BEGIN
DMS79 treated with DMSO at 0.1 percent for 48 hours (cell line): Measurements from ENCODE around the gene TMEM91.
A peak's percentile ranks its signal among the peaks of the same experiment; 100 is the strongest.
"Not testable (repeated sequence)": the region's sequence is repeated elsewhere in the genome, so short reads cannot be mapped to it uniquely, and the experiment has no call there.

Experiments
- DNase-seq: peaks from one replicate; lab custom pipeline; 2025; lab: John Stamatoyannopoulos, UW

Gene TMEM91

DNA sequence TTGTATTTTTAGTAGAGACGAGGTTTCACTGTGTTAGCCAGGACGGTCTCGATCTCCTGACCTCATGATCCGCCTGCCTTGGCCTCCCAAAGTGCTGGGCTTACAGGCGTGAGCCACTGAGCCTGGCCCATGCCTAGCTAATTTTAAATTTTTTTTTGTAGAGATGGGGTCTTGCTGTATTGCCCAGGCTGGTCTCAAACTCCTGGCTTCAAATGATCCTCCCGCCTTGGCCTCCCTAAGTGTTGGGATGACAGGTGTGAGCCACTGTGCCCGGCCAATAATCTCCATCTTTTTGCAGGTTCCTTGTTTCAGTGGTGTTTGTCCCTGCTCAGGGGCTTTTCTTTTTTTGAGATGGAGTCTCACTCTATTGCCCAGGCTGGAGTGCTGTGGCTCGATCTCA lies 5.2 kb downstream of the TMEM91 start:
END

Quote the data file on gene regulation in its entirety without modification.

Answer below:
DMS79 treated with DMSO at 0.1 percent for 48 hours (cell line): Measurements from ENCODE around the gene TMEM91.
A peak's percentile ranks its signal among the peaks of the same experiment; 100 is the strongest.
"Not testable (repeated sequence)": the region's sequence is repeated elsewhere in the genome, so short reads cannot be mapped to it uniquely, and the experiment has no call there.

Experiments
- DNase-seq: peaks from one replicate; lab custom pipeline; 2025; lab: John Stamatoyannopoulos, UW

Gene TMEM91

DNA sequence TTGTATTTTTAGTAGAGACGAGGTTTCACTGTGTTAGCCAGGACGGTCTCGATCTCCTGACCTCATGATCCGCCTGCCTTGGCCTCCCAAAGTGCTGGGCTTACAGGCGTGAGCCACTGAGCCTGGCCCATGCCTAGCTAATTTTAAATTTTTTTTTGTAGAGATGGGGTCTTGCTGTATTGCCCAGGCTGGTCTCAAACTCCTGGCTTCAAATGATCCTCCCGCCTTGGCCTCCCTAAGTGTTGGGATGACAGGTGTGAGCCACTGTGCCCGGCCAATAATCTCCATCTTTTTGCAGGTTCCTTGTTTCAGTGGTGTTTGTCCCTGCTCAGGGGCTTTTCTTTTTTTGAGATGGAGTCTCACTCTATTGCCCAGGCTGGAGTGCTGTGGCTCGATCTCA lies 5.2 kb downstream of the TMEM91 start: